Ovations from the Stage

THERE IS A STORY told about Pablo Neruda. In a concert reading in his later years, the Chilean poet stumbled while reciting a poem and lost track of the words. He could be forgiven; the man produced so many hundreds of poems that by the time he was an old man in the 1970s, he would certainly have forgotten a line or two along the way.

They are gorgeous things, Neruda’s poems. Oh, not all of them. Some are mediocre, some tossed off over coffee, some presaged Rod McKuen. Many are excellent but bloody (he was a political creature in times of revolution and exile), but most are paeans to his lovers’ bodies, to passion, to desire—poems on fire, lines heavy with expectancy, phrases used by lovers he never met to woo sweethearts he never kissed. It was one of these poems, so the story goes, that Neruda forgot at the end of one night. On stage, facing an audience, Neruda could not recall his own words. He sat in silence for a moment, mid-sentence, grappling for the beat, the syllable, the next sound. And so the audience came to its feet, in little groups, here and there, until they were all standing. Then they recited the rest of his poem back to him. They knew it by heart. They brought his words with them, like a faded clipping folded up and carried for years in a weathered wallet. When the writer lost his place and stammered with uncertainty, his audience already knew what he had come to say.

Imagine that when you are old and aging still, beyond your prime and moving inexorably onward, that the world pauses and recites back to you the leavings of your mind. Shows you the fresh faces of young lives you have newly touched and the lined and parchment-skinned faces of lives you touched long ago. Reaches back and caresses you with your own words and lets you listen as if you were a stranger and opens you to the value of your own gifts. That the world holds the door open for you and apologizes, if only for a moment, for having occasionally slammed it right in your face. How greedy we all are for the great gift of knowing that we have somehow mattered. A greed that temporarily masquerades as a desire for fame in many, but if pursued as that must go unfulfilled, for it is not a shallow complaint of the ego, but the most ancient yearning of the human heart. It is not a longing to be recognized. It is a longing to be known. It is the longing to endure, to outlast ourselves, to matter to others. To matter very much.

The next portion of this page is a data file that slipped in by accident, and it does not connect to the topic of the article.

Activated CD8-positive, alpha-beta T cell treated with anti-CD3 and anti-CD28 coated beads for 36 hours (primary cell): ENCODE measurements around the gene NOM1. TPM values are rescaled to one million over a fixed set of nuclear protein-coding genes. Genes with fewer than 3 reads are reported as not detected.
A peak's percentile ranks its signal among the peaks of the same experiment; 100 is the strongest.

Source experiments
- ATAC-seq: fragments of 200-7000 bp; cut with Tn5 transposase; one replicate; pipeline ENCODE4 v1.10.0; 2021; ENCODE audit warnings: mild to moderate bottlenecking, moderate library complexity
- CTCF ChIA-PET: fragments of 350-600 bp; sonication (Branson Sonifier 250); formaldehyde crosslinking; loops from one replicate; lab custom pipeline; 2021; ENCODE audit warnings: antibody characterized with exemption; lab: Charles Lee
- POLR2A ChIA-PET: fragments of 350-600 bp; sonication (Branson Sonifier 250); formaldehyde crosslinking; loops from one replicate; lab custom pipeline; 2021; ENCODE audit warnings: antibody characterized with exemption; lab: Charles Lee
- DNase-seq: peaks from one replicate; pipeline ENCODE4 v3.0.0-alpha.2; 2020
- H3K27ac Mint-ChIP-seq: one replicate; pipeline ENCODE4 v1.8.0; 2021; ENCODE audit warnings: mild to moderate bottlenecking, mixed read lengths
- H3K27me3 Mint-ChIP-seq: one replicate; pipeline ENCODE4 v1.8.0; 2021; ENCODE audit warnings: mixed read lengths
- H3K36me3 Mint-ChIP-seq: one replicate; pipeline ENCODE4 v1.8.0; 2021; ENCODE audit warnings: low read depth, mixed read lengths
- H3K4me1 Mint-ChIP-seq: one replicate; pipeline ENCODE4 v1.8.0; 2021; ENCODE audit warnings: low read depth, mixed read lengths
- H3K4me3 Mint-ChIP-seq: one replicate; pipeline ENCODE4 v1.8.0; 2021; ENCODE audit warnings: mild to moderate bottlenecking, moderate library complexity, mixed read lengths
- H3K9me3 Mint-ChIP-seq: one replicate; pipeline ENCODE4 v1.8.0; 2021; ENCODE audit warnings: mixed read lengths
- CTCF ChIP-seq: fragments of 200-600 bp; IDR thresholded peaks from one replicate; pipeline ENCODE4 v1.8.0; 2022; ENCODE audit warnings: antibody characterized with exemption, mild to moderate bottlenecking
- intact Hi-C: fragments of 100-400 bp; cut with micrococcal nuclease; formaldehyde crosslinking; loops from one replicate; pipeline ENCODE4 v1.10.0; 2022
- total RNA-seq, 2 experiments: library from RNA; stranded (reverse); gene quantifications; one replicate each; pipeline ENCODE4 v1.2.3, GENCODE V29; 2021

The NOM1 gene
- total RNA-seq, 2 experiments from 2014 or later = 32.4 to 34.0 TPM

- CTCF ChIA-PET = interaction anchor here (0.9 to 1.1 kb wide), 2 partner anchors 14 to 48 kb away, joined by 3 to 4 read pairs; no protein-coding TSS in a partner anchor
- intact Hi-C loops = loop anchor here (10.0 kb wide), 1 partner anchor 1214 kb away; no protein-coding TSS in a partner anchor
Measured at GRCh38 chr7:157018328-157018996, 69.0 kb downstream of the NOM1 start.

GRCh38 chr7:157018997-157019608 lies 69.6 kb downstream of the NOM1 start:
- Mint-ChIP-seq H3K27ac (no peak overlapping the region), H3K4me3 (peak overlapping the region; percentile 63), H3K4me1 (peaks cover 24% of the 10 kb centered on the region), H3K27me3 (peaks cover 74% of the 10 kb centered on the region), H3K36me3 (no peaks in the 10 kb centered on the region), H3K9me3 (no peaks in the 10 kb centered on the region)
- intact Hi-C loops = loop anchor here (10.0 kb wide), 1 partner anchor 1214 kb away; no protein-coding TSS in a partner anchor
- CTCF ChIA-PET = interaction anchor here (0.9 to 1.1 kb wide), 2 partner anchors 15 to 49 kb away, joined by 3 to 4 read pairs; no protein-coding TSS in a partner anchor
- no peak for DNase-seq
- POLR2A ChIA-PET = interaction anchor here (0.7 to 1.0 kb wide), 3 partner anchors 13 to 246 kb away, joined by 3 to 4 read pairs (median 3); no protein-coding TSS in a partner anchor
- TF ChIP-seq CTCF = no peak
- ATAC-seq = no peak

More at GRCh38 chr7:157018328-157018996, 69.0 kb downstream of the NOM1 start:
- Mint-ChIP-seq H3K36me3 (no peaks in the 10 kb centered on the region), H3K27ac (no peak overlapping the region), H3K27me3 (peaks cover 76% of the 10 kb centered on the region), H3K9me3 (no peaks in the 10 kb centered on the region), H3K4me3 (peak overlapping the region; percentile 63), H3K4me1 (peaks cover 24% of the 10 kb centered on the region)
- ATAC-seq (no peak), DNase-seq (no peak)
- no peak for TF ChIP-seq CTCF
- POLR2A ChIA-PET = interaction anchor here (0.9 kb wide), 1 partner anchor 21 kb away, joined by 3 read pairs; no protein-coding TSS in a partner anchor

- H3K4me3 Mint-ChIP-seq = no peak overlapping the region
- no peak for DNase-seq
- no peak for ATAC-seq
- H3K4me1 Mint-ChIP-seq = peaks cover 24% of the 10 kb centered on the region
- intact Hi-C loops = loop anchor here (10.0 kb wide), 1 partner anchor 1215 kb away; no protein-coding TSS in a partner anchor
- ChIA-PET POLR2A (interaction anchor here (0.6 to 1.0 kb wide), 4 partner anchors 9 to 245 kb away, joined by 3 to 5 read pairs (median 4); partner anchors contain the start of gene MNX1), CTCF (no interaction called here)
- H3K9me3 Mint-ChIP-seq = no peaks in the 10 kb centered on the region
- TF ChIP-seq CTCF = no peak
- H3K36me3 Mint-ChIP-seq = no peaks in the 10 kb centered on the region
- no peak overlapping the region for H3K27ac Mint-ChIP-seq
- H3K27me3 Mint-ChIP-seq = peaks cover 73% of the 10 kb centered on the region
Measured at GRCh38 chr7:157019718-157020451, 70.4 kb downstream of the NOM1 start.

That Neruda moment was akin to the moment when the deaf Beethoven was turned around to face the first audience of his Ninth Symphony and see what he could not hear: the applause, the tears, the joy engendered by what he had wrought out of paper and pen and noises in his head.

“Poetry arrived in search of me,” Neruda wrote, admitting that the gift he gave others was first a gift to himself. The idea that the arts heal in both directions offers a person faith in the divine.

“Beethoven’s Ninth can save you from suicide,” a college friend told me. She knew that it was true; I never got that far down the disconsolate road of adolescence, but I trusted her sad experience. Listening to the Ninth will save you, she said, because in it you hear what wonders humans are capable of giving each other. You glimpse what God was after in creating His man-child. You hear what is possible in life. You hear goodness and hope. Perhaps even Beethoven, generally thought of as having been a crabby and uncivil fellow, listened to his own work, heard what it was that he put in there, and brought himself a bit of comfort and some surcease of sorrow.

Beethoven’s Ninth can save you from suicide. Reading Pablo Neruda’s poems can embolden the romance in your soul. And sometimes, the art comes back to the artist without artifice and rescues the creator.

This first appeared in Minnesota Monthly magazine, April 2003

 

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